It won’t be a clean fight. As popular dark horse Esai Morales steps into the ring to battle for the top job at SAG-AFTRA, the recently merged biggest union of the entertainment industry, the old-school status quo is prepping their slings and arrows to defend their turf. What’s at stake? Only 165,000 livelihoods, pensions and futures of SAG-AFTRA members across the US and the globe. If elected, Esai plans to change the present elitist “top-down,” closed-door leadership into a transparent “bottom-up” movement that serves all members, not just the top 1%. He and fellow rebel-compadre Martin Sheen are at the head of a boisterous faction called “Members First.”
The fact that there are “factions” should tip you off—it’s not all sugar and spice… it is wildly political, this artists’ union, and Esai would be the first SAG president of color (any color!) in the 80-year history of the Screen Actors’ Guild, not to mention the 76-year history of AFTRA (the American Federation of Television and Radio Artists). For such a liberal profession, there has been a troubling lack of diversity over eight decades. There are plenty of “diverse” members—just not enough jobs for a range of ethnicities.
This mysterious void applies to the current “Industry” hiring practices and THAT is something that Esai wants to put his back into. He has the fight gene in his blood. His mama, Iris Margarita Morales, who raised him solo in Brooklyn, was a Union warrior. Esai was raised to defend and protect. As a little boy in grade school, he helped weaker kids escape after-school pulverization by bullies, leading them to safety by the back exit through the boiler room. When the bullies finally caught on and came after little Esai, he fought back with the only thing available—a pencil.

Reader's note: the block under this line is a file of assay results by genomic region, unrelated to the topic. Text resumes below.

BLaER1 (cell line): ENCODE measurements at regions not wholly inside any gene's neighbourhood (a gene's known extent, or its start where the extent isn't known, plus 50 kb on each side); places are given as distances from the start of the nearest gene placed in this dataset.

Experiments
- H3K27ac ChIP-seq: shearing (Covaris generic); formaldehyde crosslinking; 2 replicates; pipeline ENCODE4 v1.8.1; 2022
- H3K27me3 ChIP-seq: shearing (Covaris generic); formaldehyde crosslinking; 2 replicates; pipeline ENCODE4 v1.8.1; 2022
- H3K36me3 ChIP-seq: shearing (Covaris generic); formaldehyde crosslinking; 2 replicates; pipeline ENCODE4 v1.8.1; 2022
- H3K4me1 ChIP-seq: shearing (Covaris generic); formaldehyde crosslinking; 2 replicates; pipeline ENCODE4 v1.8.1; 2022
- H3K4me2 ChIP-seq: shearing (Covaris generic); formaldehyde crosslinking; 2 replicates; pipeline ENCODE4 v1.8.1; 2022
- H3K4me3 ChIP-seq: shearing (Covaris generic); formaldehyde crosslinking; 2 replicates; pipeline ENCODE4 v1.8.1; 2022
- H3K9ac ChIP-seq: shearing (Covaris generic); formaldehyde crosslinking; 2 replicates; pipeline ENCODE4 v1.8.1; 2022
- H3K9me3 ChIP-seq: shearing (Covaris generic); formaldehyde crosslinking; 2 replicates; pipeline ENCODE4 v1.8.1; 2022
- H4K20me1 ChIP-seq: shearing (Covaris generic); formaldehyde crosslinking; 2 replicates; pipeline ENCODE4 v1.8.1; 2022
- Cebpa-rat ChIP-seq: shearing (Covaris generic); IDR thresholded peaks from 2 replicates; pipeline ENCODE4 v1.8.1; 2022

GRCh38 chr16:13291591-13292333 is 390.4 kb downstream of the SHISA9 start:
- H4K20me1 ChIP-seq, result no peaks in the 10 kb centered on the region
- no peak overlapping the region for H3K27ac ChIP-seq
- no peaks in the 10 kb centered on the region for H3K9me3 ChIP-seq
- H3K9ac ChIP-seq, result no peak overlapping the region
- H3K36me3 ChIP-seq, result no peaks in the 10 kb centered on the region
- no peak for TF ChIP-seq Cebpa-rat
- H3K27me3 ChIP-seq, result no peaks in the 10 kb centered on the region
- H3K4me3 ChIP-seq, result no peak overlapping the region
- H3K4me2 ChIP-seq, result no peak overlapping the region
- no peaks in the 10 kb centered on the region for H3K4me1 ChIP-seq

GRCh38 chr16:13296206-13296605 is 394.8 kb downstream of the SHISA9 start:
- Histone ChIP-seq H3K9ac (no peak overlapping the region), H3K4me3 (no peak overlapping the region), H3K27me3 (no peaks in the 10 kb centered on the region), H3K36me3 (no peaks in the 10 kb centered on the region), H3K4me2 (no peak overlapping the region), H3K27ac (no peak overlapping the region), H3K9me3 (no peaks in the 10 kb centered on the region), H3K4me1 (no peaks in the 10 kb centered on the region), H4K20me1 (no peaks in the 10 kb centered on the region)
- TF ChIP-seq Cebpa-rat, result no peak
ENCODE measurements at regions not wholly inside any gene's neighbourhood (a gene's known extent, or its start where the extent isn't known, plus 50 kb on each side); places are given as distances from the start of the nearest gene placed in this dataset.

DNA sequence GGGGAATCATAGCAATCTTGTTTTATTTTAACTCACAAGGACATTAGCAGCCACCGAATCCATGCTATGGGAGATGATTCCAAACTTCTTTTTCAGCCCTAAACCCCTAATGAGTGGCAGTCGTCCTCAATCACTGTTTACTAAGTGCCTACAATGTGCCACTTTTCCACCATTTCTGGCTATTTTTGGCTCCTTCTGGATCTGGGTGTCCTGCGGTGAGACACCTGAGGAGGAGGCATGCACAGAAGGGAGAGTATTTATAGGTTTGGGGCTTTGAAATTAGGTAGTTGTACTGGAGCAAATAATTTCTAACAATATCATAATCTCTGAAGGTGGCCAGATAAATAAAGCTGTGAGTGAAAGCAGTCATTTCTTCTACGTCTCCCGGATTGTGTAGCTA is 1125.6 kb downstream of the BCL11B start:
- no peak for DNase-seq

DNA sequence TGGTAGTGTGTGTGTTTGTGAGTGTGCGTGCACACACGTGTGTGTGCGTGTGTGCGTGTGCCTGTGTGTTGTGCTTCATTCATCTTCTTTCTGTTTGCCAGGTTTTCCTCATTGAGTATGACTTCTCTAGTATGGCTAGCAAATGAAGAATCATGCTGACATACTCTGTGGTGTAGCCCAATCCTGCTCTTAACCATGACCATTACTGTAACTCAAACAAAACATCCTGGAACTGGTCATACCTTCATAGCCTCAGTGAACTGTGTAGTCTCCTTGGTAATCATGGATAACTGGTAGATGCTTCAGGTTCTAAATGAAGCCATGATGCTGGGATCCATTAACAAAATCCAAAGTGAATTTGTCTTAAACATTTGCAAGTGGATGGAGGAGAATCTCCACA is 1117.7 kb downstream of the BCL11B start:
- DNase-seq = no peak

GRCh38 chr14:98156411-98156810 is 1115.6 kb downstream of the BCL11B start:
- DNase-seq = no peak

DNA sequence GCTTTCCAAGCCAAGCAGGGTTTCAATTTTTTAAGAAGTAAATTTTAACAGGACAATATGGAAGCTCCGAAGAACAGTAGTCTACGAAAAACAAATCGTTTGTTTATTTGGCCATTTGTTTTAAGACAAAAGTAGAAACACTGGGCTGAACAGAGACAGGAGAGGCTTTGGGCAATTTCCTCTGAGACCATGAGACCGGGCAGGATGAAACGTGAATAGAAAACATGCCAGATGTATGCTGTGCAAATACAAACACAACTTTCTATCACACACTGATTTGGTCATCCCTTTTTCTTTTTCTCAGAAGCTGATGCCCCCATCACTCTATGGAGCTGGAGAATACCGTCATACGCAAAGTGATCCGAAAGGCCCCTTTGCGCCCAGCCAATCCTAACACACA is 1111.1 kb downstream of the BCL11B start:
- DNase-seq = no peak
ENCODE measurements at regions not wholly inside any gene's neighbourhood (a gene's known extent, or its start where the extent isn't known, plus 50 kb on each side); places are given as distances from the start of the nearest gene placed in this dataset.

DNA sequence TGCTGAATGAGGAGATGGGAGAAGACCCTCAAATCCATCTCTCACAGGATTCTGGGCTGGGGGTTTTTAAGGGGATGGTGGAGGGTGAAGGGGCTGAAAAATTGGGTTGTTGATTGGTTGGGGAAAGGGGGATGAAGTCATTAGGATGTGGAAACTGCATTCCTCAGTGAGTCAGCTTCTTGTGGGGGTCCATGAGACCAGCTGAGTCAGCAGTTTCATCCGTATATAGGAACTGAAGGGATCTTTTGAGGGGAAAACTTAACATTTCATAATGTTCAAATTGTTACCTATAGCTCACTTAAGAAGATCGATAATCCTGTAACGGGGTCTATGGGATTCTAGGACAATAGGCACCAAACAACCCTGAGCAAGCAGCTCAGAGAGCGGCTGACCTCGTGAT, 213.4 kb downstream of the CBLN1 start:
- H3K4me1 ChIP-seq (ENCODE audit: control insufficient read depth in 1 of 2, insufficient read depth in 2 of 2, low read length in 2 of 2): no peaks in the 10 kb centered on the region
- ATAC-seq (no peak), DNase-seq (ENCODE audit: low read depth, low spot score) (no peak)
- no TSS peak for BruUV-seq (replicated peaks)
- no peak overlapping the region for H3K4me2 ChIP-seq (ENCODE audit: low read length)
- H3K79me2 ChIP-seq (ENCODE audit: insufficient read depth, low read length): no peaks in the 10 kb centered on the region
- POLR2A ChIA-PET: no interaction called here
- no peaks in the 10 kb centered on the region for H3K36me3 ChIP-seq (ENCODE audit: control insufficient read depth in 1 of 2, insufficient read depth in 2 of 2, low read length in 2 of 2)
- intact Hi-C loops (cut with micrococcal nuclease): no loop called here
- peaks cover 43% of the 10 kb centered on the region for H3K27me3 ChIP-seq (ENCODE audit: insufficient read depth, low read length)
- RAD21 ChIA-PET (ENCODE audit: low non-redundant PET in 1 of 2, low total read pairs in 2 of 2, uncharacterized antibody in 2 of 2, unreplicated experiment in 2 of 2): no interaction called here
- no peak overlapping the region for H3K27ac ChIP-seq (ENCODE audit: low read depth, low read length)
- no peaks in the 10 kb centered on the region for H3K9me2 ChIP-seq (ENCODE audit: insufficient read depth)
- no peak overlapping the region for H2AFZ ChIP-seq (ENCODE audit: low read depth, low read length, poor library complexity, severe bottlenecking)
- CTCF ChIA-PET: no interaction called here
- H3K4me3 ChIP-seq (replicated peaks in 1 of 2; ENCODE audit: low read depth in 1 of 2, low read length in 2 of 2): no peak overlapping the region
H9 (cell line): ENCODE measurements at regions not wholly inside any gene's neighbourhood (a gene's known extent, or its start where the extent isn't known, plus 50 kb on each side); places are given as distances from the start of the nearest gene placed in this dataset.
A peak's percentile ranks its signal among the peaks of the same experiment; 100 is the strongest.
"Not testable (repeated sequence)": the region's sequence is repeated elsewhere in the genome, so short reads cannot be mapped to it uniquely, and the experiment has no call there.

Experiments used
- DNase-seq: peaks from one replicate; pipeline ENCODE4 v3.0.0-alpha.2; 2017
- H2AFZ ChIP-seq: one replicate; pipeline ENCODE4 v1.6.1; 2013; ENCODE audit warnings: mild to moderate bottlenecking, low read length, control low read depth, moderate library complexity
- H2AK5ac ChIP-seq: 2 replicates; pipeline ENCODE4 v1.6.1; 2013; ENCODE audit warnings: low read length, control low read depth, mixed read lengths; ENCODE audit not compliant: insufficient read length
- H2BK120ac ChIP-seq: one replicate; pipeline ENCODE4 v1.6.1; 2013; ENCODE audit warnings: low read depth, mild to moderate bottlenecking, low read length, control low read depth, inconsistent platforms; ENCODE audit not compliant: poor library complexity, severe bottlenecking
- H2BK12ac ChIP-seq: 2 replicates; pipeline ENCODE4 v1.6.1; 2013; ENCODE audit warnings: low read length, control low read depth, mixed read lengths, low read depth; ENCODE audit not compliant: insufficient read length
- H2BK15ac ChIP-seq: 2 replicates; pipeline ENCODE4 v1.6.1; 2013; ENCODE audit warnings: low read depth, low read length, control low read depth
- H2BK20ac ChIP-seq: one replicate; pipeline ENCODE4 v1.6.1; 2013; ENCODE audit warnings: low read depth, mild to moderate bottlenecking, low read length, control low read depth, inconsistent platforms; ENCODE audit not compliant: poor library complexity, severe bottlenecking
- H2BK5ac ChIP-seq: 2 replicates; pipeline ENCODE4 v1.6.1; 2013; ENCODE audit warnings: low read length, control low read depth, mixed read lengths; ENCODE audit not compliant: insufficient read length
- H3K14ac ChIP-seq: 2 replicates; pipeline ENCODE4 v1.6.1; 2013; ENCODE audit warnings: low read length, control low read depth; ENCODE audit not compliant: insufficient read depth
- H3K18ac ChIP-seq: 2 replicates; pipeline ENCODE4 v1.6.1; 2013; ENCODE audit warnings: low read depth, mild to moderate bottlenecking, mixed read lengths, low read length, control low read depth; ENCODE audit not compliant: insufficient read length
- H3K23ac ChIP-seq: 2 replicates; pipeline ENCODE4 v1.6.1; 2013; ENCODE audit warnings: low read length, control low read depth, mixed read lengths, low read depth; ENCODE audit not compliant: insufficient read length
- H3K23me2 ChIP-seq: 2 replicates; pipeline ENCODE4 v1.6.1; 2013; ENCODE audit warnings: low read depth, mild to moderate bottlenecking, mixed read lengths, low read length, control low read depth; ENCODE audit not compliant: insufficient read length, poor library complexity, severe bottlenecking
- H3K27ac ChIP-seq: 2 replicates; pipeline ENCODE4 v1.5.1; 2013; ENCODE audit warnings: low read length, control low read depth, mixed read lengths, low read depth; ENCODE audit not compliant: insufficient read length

His recent acclaimed role as the ex-con dad of a transsexual son in the Sundance favorite, “Gun Hill Road,” in “Magic City” as Cuban rebel Carlos “El Tiburón” Ruiz, and his new lead role as Matt Cruz, BAU section chief on “Criminal Minds” make for great Esai watching. It also underscores his value as a working actor in his prime, who cares about his fellow thespians. At a career point when most actors are focused solely on their personal livelihood, Esai’s willing to take on the cause for the less-successful, invest his time, and work to see the wealth spread more equitably.
A hypnotic storyteller, Esai recounts his Rebel-In-Training home life under the tutelage of feisty Iris Morales: “My mother, Iris, was a union organizer for the ILGWU from the 60s through the 70s. She barely spoke English but she spoke justice—and people understand justice. Basically my mother was in the middle of everything in the late 60’s in the most turbulent times, it was rough! People fought police officers, scabs, provocateurs, antagonists—they got out there and fought with their fists, their signs, they fought… for the rights to earn a decent living.”
“My mother was always on the phone helping, telling other women especially —whether it be abuse from their bosses or their boyfriends or their husbands— she would tell them if you don’t stand up now, you never will, things like that, you have to do something, otherwise you legitimize the abuse.”
Founding the successful National Hispanic Foundation for the Arts in 1997 with Jimmy Smits, Sonia Braga, Merel Julia and Felix Sanchez, Esai has proven his leadership skills. With over a million in scholarships for graduate degrees given, the NHFA is a justifiable source of pride for Esai.
He is no bystander. During Cesar Chavez’ heroic 36- day hunger strike in 1988 protesting deadly pesticides in the grape fields, Cesar nearly died. To keep the fast, his cross was symbolically passed between devoted friends and followers who fasted in his place. Martin Sheen fasted for three days, and then passed the cross on to Esai Morales, who fasted for three days before passing the cross to Rev. Jesse Jackson. Those days and commitment live on in Esai’s soul. He asserts with a wry smile: “I’m an actor-vist.”
“Look, there’s a defeatist way and there’s a champion’s way. I opt to be a champion for my fellow artists.”
Esai knows what it’s like at the top and the bottom. “I’ve had tremendous ups and down in my life and my career. And I’m ready to take this on because I want what’s fair for all members. This is not like being the leader of the Latino caucus of SAG. I have to be very sensitive to the needs of all our members. But I will be especially interested that the Latino community does not continue to get short shrift from its union.”
The blue envelopes have been sent to every member of SAG-AFTRA, for their vote, due August 16. With the traditionally low turnout hovering around 14% of membership, every vote counts.
Can the Hispanic swing-vote work its’ magic here as well? ¡Sí, se puede! Pass it on.